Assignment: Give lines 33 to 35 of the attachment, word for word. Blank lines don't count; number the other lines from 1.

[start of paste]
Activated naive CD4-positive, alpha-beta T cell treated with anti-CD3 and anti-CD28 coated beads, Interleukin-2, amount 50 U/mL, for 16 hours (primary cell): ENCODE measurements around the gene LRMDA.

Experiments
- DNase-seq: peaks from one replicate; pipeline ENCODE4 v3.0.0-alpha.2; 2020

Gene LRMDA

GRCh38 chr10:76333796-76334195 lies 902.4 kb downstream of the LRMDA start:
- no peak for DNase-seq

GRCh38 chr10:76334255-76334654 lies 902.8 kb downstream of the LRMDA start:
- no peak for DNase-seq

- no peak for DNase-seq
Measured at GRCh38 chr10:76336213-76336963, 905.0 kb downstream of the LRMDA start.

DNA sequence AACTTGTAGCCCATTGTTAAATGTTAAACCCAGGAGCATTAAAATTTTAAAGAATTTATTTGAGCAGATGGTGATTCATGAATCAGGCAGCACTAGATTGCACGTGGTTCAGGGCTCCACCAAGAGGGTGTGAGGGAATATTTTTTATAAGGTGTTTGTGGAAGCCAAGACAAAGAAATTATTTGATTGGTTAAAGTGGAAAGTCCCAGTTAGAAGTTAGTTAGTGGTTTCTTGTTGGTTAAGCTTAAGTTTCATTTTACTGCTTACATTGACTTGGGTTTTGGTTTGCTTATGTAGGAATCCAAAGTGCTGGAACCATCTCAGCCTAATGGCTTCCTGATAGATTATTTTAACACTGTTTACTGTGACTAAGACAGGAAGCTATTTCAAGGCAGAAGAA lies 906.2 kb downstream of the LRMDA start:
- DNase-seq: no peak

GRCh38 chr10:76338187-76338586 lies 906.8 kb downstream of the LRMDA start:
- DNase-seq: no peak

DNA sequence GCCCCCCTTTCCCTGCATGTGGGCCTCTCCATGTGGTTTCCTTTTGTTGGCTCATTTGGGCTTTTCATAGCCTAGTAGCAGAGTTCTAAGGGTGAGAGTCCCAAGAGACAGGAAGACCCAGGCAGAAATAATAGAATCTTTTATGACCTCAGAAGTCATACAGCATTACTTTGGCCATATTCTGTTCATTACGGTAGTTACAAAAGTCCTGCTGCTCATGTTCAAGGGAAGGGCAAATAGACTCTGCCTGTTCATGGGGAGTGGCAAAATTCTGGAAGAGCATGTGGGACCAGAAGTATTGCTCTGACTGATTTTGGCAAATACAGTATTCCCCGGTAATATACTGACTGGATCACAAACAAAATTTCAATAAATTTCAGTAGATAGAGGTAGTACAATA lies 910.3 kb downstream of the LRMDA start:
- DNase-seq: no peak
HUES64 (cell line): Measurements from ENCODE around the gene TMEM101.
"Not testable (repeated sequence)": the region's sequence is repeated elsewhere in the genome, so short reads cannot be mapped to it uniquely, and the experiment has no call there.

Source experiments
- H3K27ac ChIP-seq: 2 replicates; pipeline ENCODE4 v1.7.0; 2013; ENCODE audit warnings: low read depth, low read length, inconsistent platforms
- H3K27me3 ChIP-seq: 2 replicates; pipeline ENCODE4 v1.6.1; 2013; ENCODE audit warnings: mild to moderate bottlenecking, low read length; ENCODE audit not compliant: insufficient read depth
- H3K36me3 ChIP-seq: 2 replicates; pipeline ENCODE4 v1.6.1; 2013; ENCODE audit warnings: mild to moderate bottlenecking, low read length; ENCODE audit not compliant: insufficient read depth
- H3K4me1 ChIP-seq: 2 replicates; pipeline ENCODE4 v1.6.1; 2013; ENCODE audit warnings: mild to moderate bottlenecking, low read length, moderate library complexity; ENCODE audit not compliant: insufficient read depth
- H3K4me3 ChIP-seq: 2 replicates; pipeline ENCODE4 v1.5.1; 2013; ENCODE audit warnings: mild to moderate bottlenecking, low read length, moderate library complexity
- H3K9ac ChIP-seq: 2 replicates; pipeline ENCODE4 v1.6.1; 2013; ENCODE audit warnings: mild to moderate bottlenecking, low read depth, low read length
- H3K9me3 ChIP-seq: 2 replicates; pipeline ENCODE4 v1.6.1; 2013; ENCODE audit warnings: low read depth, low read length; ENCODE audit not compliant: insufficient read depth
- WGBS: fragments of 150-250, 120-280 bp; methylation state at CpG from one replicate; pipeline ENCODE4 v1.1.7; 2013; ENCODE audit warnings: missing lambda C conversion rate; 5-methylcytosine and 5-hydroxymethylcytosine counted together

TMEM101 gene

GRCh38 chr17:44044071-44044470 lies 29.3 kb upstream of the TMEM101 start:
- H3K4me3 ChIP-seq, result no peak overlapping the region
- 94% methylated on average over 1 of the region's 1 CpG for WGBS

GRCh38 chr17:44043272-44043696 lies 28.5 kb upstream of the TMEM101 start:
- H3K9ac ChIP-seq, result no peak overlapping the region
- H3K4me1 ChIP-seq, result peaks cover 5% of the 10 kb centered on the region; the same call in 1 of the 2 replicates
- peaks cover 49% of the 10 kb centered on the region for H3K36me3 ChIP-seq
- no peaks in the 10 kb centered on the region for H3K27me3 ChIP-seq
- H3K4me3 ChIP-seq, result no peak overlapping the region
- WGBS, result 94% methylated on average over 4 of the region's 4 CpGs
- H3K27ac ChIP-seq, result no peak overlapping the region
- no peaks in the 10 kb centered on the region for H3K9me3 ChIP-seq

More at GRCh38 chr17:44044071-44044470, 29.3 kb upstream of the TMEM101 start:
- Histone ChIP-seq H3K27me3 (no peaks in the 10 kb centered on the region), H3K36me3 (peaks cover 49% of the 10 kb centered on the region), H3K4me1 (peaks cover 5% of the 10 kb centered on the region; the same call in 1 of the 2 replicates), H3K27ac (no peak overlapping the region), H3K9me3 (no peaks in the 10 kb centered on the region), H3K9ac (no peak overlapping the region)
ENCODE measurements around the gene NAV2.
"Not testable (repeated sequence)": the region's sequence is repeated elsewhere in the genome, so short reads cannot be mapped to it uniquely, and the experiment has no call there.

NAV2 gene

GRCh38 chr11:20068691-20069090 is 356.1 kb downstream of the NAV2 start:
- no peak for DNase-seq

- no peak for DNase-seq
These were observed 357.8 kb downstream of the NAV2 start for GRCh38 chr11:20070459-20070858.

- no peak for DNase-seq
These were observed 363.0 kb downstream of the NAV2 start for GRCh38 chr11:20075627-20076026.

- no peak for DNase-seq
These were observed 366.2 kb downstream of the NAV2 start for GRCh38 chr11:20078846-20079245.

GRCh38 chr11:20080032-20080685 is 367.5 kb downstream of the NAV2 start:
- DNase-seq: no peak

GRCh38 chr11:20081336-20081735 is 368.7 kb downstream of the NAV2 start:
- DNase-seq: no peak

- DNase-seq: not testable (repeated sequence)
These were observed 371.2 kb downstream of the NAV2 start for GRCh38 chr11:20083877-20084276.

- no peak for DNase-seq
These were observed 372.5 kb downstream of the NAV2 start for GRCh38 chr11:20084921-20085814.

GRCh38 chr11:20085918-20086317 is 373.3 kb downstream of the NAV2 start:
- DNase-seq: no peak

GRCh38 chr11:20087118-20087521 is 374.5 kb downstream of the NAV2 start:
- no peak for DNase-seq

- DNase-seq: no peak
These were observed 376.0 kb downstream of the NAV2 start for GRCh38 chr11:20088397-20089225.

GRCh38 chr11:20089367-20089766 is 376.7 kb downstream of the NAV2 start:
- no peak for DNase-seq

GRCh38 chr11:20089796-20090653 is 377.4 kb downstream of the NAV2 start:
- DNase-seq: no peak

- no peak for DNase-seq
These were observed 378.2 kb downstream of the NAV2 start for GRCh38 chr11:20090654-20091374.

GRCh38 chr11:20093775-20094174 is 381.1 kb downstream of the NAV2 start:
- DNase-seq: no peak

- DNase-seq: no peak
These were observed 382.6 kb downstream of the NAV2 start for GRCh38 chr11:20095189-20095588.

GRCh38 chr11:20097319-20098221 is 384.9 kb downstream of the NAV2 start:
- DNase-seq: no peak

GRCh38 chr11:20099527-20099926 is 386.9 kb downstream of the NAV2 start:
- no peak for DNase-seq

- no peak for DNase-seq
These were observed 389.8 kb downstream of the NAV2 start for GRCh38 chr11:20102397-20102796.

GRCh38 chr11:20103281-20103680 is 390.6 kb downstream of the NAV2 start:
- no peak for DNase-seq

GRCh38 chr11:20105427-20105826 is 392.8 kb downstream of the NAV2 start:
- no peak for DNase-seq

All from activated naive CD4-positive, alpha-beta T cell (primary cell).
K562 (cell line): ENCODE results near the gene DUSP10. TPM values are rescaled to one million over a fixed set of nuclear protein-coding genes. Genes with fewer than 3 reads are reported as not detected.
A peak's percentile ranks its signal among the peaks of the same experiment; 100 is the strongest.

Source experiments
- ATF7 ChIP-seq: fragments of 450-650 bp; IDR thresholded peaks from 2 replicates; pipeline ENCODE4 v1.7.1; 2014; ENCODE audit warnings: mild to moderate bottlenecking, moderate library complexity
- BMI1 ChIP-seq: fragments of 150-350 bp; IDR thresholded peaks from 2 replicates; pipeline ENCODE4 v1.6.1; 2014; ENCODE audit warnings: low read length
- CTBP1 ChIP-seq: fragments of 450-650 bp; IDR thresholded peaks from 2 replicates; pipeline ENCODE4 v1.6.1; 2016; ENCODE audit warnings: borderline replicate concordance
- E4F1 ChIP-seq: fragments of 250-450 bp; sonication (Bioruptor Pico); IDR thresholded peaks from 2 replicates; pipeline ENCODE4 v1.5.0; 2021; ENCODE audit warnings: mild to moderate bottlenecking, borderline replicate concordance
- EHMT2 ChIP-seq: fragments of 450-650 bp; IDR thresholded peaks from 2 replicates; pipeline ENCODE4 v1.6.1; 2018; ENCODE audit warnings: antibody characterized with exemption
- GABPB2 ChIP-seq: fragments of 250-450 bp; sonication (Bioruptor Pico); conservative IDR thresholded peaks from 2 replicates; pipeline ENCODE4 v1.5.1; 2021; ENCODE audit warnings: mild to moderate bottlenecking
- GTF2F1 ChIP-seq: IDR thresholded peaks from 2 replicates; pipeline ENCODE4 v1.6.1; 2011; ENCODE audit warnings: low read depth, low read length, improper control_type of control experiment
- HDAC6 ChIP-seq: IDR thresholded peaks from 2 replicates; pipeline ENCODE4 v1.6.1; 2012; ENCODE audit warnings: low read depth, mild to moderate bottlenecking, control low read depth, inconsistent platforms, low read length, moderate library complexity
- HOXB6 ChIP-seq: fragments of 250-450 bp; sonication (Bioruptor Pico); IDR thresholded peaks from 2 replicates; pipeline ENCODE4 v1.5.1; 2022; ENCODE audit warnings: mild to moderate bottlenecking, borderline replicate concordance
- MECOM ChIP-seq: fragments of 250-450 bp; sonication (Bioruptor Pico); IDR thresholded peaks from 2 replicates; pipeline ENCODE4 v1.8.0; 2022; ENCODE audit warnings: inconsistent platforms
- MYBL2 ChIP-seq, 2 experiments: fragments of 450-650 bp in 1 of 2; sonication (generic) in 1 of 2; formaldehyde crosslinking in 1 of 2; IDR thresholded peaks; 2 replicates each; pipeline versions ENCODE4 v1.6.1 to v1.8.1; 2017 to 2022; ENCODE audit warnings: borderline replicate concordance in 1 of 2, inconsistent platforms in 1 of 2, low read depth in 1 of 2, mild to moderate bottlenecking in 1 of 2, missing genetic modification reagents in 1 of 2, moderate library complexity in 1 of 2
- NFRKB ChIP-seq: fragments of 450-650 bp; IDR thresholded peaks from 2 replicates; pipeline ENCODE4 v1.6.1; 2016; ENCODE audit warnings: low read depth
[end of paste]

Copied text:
- H3K9ac ChIP-seq, result no peak overlapping the region
- H3K4me1 ChIP-seq, result peaks cover 5% of the 10 kb centered on the region; the same call in 1 of the 2 replicates
- peaks cover 49% of the 10 kb centered on the region for H3K36me3 ChIP-seq